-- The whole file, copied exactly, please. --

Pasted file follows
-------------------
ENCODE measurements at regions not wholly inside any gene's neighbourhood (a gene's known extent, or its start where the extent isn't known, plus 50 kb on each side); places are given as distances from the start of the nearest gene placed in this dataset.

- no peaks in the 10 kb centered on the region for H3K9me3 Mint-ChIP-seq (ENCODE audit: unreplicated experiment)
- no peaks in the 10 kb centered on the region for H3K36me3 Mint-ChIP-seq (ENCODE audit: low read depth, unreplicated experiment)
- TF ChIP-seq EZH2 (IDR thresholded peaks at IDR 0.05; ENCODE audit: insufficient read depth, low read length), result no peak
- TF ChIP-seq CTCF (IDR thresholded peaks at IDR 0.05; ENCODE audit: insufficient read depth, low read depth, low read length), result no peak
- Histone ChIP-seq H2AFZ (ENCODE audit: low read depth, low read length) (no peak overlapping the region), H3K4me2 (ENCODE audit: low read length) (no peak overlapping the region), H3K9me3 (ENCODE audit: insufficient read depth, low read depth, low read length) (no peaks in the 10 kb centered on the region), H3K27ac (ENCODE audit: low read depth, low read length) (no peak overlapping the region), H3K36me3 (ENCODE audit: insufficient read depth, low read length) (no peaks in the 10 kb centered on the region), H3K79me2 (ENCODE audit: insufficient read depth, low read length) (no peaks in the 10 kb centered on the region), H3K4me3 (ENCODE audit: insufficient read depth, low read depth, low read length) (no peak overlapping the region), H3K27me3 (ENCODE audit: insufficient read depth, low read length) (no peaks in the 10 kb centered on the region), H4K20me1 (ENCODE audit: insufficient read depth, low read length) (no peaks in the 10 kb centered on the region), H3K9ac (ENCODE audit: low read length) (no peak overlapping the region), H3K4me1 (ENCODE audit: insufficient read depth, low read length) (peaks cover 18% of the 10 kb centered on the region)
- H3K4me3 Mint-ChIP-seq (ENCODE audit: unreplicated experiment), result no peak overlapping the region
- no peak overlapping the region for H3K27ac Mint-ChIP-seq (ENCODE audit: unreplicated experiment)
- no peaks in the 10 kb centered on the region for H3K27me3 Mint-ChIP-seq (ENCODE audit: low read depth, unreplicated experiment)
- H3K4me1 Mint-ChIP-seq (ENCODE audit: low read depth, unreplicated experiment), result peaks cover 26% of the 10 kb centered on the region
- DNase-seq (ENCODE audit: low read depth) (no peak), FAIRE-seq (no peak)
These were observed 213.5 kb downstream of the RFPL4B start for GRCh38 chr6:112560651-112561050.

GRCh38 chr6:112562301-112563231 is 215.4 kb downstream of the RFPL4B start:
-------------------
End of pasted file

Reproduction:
ENCODE measurements at regions not wholly inside any gene's neighbourhood (a gene's known extent, or its start where the extent isn't known, plus 50 kb on each side); places are given as distances from the start of the nearest gene placed in this dataset.

- no peaks in the 10 kb centered on the region for H3K9me3 Mint-ChIP-seq (ENCODE audit: unreplicated experiment)
- no peaks in the 10 kb centered on the region for H3K36me3 Mint-ChIP-seq (ENCODE audit: low read depth, unreplicated experiment)
- TF ChIP-seq EZH2 (IDR thresholded peaks at IDR 0.05; ENCODE audit: insufficient read depth, low read length), result no peak
- TF ChIP-seq CTCF (IDR thresholded peaks at IDR 0.05; ENCODE audit: insufficient read depth, low read depth, low read length), result no peak
- Histone ChIP-seq H2AFZ (ENCODE audit: low read depth, low read length) (no peak overlapping the region), H3K4me2 (ENCODE audit: low read length) (no peak overlapping the region), H3K9me3 (ENCODE audit: insufficient read depth, low read depth, low read length) (no peaks in the 10 kb centered on the region), H3K27ac (ENCODE audit: low read depth, low read length) (no peak overlapping the region), H3K36me3 (ENCODE audit: insufficient read depth, low read length) (no peaks in the 10 kb centered on the region), H3K79me2 (ENCODE audit: insufficient read depth, low read length) (no peaks in the 10 kb centered on the region), H3K4me3 (ENCODE audit: insufficient read depth, low read depth, low read length) (no peak overlapping the region), H3K27me3 (ENCODE audit: insufficient read depth, low read length) (no peaks in the 10 kb centered on the region), H4K20me1 (ENCODE audit: insufficient read depth, low read length) (no peaks in the 10 kb centered on the region), H3K9ac (ENCODE audit: low read length) (no peak overlapping the region), H3K4me1 (ENCODE audit: insufficient read depth, low read length) (peaks cover 18% of the 10 kb centered on the region)
- H3K4me3 Mint-ChIP-seq (ENCODE audit: unreplicated experiment), result no peak overlapping the region
- no peak overlapping the region for H3K27ac Mint-ChIP-seq (ENCODE audit: unreplicated experiment)
- no peaks in the 10 kb centered on the region for H3K27me3 Mint-ChIP-seq (ENCODE audit: low read depth, unreplicated experiment)
- H3K4me1 Mint-ChIP-seq (ENCODE audit: low read depth, unreplicated experiment), result peaks cover 26% of the 10 kb centered on the region
- DNase-seq (ENCODE audit: low read depth) (no peak), FAIRE-seq (no peak)
These were observed 213.5 kb downstream of the RFPL4B start for GRCh38 chr6:112560651-112561050.

GRCh38 chr6:112562301-112563231 is 215.4 kb downstream of the RFPL4B start: